ACT News


In-laws, the French revolution, cricket and tinkering with cars: Canberra MLAs on holiday

While Malcolm Turnbull has had an eventful holiday break with bushfires in Victoria, two ministerial resignations and the final report of the royal commission into trade unions handed down, acting ACT Chief Minister Simon Corbell has luxuriated in relative quiet in Canberra with little to interrupt the holiday week.

Andrew Barr headed north before Christmas to spend time on the north coast of NSW with the family of his partner, Anthony Toms. The pair also planned time on the NSW South Coast before returning to Canberra for New Year's Eve. In the coming days, Mr Barr will head to Sydney for the test cricket, a chance to not only indulge an interest but to continue his push to have Canberra included on the test-match circuit, and before returning to work on January 11, he plans to paint a fence and "catch up on the year's best films, books and TV".

Liberal leader Jeremy Hanson also headed to the in-laws' coast home in the holidays, but in his case it was for an annual house swap with his wife's family. They came to Canberra; Mr Hanson and his wife and two sons took up residence at Bateman's Bay. His plans? The beach, a few rounds of golf with a keen friend and playing his guitar. He only had room for the "half-sized" guitar as the last thing to go into a packed car, but planned nevertheless to put it to good use learning Pink Floyd's Wish You Were Here.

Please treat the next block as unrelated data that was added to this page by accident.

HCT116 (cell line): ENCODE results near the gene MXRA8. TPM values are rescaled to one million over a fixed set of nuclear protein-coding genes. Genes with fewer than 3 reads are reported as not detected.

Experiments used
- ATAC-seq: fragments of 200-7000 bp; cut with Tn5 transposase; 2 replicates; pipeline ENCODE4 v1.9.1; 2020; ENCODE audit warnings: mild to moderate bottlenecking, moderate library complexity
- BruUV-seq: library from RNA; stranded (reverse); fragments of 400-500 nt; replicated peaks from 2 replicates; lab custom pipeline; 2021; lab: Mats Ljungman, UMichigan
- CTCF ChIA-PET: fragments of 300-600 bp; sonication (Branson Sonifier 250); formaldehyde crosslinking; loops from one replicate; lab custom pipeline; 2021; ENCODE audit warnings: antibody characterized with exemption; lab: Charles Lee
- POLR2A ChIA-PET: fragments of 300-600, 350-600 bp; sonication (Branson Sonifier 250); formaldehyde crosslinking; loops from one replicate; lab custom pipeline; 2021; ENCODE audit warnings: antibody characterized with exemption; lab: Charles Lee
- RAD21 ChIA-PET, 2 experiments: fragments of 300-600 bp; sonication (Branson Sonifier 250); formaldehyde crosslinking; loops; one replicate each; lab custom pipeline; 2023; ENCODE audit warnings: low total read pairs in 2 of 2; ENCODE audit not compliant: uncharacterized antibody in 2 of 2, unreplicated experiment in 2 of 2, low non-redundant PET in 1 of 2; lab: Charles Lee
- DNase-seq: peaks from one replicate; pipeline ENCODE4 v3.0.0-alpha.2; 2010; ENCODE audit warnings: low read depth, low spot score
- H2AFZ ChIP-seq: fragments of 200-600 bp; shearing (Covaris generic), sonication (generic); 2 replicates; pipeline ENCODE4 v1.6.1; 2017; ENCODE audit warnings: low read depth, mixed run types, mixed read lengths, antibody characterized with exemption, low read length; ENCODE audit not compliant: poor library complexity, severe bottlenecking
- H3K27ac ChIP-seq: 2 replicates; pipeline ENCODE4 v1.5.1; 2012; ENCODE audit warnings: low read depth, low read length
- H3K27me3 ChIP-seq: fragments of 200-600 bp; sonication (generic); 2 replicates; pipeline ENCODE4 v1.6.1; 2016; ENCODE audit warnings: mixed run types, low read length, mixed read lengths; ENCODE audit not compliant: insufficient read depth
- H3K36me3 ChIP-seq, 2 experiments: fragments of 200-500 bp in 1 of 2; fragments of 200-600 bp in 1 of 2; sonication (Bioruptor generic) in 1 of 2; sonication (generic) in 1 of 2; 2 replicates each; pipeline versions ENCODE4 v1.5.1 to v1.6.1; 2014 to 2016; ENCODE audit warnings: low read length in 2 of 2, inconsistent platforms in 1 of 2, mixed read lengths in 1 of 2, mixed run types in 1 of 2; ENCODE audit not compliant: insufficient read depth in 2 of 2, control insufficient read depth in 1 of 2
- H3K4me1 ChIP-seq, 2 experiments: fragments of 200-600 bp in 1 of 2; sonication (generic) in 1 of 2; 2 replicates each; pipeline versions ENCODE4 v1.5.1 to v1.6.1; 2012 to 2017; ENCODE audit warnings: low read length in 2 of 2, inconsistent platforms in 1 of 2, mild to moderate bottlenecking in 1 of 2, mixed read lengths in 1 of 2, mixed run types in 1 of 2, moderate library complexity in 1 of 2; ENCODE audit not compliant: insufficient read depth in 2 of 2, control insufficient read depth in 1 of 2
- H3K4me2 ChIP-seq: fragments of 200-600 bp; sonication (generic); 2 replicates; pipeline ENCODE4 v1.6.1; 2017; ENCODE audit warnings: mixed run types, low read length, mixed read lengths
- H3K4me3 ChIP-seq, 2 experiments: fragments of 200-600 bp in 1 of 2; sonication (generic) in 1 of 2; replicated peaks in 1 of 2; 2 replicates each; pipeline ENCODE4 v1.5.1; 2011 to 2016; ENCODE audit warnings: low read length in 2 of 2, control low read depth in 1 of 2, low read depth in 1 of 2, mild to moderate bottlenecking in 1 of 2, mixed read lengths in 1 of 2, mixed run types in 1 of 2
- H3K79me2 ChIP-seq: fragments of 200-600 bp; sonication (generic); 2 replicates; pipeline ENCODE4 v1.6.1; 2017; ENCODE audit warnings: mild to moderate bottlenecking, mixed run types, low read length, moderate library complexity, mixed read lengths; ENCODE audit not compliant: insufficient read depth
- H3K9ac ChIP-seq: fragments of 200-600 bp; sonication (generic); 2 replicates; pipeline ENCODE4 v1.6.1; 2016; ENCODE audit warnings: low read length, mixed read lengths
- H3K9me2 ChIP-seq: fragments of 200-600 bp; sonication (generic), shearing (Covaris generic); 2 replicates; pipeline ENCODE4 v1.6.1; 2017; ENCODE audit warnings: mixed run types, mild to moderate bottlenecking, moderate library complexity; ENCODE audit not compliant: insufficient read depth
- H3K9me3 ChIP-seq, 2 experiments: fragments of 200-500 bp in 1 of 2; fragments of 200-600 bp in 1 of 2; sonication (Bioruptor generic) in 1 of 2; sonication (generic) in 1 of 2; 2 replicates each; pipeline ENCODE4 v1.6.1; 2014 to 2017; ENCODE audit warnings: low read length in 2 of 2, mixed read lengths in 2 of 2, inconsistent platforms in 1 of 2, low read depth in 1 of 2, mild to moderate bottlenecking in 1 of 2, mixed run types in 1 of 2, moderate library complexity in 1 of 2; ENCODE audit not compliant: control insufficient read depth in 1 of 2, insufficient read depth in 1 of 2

The Canberra Times asked each of the ministers for their holiday plans, and most, it seemed, simply wanted to relax at home.

Yvette Berry planned to spend time with her young children, going to the movies and swimming at Lake Ginninderra, get some exercise and tackle a backyard that she said had barely been touched in three years.

Car and bike enthusiast Mick Gentleman didn't reveal whether the Summernats car festival was on his holiday schedule, but said he would spend time "tinkering with cars and bikes in the shed".


Mr Corbell nominated holiday reading, planning to read Hilary Mantel's 1992 A Place of Greater Safety, a historical novel set in the French revolution.

Mr Barr's summer reading, posted on his Facebook page, is heavy on autobiography - Stephen Fry's More Fool Me, the recently published memoirs of entertainers Magda Szubanski and Molly Meldrum; the memoir of soundman Glyn Johns, who produced Barr's favourite, the Rolling Stones, among others; and George Megalongenis's Australia's Second Chance, which argues the importance of immigration to Australia's future.


Greens Minister Shane Rattenbury was in Canberra for most of the holidays with family, before heading to Jindabyne early in the new year with his triathlon club for a training camp.

Mr Barr's return on January 11 signals the beginning of a frantic year, with a ministerial reshuffle, a decision about the future of troubled minister Joy Burch, and possibly also an indication of the retirement plans of Labor backbencher Mary Porter all before the Assembly sits on February 9.

Soon after, the government is expected to announce the consortium to get the contract to build and operate the tram, with construction to begin before the election, and in the first few months of the year Mr Barr will be putting the finishing touches to a new five-year plan for taxes and rates before delivering his election budget at the beginning of June.

Also in the first months of the year, the Liberals will settle on their team to contest the election they hope will finally deliver them government after 15 years on the opposition benches.